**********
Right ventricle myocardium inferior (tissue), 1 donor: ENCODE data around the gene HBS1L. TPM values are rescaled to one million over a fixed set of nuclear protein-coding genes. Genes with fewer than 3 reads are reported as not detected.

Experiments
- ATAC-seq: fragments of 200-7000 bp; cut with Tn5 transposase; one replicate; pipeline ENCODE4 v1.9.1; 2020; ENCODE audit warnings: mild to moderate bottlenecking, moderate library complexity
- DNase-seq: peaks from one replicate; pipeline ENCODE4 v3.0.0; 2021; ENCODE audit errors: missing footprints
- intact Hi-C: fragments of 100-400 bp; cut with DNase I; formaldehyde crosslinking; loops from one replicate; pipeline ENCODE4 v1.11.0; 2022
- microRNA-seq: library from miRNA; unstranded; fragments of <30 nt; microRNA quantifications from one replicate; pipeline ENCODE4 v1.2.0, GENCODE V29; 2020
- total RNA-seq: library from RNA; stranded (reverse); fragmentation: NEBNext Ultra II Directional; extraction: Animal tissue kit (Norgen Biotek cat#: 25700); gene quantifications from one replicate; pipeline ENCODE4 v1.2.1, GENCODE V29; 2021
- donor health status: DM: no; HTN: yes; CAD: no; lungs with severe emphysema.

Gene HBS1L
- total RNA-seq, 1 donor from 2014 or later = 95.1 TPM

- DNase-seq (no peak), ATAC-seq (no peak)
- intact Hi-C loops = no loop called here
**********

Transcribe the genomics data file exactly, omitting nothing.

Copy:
Right ventricle myocardium inferior (tissue), 1 donor: ENCODE data around the gene HBS1L. TPM values are rescaled to one million over a fixed set of nuclear protein-coding genes. Genes with fewer than 3 reads are reported as not detected.

Experiments
- ATAC-seq: fragments of 200-7000 bp; cut with Tn5 transposase; one replicate; pipeline ENCODE4 v1.9.1; 2020; ENCODE audit warnings: mild to moderate bottlenecking, moderate library complexity
- DNase-seq: peaks from one replicate; pipeline ENCODE4 v3.0.0; 2021; ENCODE audit errors: missing footprints
- intact Hi-C: fragments of 100-400 bp; cut with DNase I; formaldehyde crosslinking; loops from one replicate; pipeline ENCODE4 v1.11.0; 2022
- microRNA-seq: library from miRNA; unstranded; fragments of <30 nt; microRNA quantifications from one replicate; pipeline ENCODE4 v1.2.0, GENCODE V29; 2020
- total RNA-seq: library from RNA; stranded (reverse); fragmentation: NEBNext Ultra II Directional; extraction: Animal tissue kit (Norgen Biotek cat#: 25700); gene quantifications from one replicate; pipeline ENCODE4 v1.2.1, GENCODE V29; 2021
- donor health status: DM: no; HTN: yes; CAD: no; lungs with severe emphysema.

Gene HBS1L
- total RNA-seq, 1 donor from 2014 or later = 95.1 TPM

- DNase-seq (no peak), ATAC-seq (no peak)
- intact Hi-C loops = no loop called here